Otsego Republican - January 186

reprinted in the Otsego Journal, Gilbertsville, NY

December 3, 1903

Copied from the Local History Collection at the Gilbertsville Free Library

author - Lewis M. Bryant 2nd NY Heavy Artillery

Butternuts, Otsego County, NY

January 6, 1865

Editor Otsego Republican

Dear Sir: - Having spent over three years in "Dixie," and the last 5 months in the notorious confederate prison on my return many rebel sympathizers ready to charge falsehood upon the published accounts of the horrible sufferings experienced by the wretched inmates of that prison, and being pretty well known myself throughout this community, I beg you publish a short extract of my experience; and if any man knowing me shall doubt the truth of what I say, and wishes proof, I will pay his passage to Andersonville, petition the devil in charge to grant him admission, and if living and converted at the end of five months, I shall pay over to him all that I have received for services while in the army, and recommend him to Jeff David as a copperhead worthy of full fellowship.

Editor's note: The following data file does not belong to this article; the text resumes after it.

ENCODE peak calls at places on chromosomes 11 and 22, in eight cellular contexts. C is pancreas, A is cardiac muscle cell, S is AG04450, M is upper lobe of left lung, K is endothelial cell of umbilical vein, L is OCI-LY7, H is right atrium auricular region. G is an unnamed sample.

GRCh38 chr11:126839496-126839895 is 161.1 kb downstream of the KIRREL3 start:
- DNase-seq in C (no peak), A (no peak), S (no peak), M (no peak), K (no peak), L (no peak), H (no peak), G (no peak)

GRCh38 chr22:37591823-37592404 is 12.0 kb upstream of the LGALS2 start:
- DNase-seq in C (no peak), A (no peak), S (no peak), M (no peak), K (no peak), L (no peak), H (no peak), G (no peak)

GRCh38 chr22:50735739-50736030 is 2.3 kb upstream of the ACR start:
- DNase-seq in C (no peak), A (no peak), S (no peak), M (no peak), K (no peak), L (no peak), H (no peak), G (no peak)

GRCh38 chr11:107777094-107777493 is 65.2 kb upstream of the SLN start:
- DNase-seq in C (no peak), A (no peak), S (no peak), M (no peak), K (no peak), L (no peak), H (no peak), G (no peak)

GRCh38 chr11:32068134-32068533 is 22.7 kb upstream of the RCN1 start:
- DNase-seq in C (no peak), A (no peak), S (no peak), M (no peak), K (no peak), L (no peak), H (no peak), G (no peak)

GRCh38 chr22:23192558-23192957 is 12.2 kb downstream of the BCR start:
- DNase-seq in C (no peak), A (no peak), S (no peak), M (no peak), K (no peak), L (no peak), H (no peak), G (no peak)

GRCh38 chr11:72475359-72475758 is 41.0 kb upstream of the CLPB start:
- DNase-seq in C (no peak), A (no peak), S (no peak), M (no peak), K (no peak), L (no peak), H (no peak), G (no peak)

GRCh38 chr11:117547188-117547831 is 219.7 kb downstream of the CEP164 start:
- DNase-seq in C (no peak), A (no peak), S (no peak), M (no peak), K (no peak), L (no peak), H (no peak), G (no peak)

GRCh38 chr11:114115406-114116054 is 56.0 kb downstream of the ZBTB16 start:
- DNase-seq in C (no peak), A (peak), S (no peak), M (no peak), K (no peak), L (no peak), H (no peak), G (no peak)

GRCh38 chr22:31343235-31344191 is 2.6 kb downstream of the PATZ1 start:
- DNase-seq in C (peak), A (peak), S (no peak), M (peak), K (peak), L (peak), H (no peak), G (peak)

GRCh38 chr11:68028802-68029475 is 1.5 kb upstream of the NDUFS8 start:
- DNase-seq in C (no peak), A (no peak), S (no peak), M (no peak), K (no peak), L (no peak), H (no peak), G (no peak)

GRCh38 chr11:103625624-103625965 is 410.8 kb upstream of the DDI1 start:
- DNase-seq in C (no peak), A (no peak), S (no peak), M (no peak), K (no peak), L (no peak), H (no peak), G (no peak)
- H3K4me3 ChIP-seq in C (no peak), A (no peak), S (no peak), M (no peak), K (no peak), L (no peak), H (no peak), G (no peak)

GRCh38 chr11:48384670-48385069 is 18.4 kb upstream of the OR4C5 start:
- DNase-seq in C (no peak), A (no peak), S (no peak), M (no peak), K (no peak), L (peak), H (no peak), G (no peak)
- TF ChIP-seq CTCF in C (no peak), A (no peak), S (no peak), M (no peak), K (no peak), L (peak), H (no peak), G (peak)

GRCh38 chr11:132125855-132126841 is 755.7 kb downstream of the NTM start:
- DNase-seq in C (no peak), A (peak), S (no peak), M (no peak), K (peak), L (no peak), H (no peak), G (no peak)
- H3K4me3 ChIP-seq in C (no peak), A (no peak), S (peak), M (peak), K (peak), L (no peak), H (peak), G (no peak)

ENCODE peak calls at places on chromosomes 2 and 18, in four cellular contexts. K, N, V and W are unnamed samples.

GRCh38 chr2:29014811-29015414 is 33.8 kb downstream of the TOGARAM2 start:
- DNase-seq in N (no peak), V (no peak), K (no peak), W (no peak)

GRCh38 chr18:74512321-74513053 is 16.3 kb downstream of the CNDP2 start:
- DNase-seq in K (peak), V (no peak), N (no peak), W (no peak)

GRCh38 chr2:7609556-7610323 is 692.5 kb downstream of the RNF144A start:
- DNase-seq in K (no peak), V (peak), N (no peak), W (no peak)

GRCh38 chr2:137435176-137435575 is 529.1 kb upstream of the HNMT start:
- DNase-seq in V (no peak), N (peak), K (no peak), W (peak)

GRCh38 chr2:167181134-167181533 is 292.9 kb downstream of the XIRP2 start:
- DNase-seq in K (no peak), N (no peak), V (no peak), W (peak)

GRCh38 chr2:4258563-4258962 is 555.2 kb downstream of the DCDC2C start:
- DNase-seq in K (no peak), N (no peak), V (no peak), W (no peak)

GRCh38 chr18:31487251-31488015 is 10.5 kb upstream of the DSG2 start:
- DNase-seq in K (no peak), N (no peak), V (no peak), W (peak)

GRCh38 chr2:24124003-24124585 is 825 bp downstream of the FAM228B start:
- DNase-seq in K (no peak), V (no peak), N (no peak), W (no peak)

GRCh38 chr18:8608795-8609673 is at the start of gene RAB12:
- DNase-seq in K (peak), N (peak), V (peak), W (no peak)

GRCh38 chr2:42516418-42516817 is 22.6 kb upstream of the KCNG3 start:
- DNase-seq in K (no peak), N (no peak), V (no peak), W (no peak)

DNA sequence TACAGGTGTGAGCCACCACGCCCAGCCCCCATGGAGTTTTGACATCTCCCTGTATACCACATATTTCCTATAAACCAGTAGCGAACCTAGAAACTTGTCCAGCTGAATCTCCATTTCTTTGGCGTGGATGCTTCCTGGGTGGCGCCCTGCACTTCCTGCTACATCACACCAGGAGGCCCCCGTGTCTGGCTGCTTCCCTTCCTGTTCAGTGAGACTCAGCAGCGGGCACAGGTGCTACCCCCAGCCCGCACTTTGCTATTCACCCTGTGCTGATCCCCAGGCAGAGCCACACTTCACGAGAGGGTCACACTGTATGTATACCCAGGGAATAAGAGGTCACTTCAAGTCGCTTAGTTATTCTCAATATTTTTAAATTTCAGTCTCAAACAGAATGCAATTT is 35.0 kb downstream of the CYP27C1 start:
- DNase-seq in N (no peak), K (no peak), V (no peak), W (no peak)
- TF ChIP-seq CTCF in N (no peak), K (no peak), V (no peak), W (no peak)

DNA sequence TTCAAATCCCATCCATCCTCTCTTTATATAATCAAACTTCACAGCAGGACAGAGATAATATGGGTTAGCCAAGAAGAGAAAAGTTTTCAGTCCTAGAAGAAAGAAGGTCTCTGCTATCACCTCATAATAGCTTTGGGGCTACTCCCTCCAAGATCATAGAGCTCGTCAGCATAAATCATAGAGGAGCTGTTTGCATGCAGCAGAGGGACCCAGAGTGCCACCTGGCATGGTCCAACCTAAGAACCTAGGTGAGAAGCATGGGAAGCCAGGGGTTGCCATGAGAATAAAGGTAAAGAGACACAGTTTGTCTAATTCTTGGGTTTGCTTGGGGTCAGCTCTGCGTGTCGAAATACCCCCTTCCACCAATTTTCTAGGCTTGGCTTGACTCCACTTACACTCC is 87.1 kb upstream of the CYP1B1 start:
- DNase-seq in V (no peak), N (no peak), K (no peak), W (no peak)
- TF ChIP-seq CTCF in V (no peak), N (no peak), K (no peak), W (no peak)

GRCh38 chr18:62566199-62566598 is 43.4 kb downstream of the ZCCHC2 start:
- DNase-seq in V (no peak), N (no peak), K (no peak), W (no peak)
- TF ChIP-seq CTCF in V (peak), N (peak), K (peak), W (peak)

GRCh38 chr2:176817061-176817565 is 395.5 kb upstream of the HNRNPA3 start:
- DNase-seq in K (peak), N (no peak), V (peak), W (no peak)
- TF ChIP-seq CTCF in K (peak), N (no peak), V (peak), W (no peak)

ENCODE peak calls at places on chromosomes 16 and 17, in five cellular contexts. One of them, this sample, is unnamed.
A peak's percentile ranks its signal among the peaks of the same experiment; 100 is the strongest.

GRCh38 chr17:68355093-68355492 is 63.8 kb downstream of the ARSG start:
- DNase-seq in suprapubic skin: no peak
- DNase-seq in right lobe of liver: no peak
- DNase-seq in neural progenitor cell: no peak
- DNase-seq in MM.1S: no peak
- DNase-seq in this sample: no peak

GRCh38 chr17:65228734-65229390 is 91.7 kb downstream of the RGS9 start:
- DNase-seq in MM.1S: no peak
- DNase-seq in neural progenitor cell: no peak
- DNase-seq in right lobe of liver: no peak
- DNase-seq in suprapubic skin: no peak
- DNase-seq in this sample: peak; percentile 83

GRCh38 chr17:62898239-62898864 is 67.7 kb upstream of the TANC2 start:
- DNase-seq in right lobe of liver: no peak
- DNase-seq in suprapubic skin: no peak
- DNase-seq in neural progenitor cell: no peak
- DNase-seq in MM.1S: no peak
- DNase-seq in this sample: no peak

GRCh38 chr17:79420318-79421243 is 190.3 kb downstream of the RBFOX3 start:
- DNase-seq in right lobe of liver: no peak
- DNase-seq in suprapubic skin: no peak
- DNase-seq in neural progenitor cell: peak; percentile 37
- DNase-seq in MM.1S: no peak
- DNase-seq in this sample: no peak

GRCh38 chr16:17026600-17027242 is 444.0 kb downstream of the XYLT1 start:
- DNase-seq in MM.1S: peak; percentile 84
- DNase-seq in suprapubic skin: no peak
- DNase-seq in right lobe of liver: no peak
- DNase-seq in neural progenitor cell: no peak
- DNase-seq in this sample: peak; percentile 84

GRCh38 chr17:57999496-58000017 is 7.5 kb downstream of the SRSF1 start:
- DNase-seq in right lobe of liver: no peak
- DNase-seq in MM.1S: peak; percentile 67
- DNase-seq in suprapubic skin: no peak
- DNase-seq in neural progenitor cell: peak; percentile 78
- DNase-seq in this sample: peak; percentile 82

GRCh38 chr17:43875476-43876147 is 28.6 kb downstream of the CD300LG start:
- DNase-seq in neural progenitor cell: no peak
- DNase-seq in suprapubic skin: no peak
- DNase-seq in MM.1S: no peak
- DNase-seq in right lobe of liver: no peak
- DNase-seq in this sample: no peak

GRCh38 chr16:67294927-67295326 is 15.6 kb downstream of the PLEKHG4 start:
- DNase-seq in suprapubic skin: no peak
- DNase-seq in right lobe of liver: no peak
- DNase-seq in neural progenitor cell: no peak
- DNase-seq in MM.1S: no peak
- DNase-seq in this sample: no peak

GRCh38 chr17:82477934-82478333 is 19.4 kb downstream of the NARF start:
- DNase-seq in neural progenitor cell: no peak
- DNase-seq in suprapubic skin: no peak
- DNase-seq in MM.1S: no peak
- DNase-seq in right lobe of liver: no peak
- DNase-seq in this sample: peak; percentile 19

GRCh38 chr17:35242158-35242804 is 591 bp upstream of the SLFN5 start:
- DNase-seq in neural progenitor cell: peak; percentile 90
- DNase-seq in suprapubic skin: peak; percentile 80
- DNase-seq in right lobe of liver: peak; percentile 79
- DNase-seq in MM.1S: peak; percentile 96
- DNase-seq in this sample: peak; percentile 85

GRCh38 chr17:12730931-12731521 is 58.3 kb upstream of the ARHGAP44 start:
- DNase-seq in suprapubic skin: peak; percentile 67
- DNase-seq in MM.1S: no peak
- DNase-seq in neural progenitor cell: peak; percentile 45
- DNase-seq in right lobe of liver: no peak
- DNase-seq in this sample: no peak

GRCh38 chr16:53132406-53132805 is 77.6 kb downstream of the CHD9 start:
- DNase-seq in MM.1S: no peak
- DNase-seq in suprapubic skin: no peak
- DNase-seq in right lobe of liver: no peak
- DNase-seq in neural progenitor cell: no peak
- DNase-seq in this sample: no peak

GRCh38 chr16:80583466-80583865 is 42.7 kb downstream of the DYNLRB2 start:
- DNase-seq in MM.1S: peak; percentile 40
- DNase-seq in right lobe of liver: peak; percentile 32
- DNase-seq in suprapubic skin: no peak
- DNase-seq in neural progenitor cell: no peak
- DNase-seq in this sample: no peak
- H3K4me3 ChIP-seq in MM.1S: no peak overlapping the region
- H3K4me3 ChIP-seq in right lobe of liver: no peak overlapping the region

I belong to the Second N.Y. Heavy Artillery. I was taken prisoner near Bottoms Bridge, Va. June 13, 1864. We were marched to Richmond, Va., robbed of our money, blankets and most of our clothes, and confined in Libby prison for eight days. Nothing occurred here worthy of note. We were crowded into a large room and lived on corn bread and water. The air being foul and almost suffocating. I, on one occasion, put my face to the grated window for relief, and was fired at by the guard outside, the ball just grazing my ear. I then learned that a breath of air at that window had cost many a poor boy his life.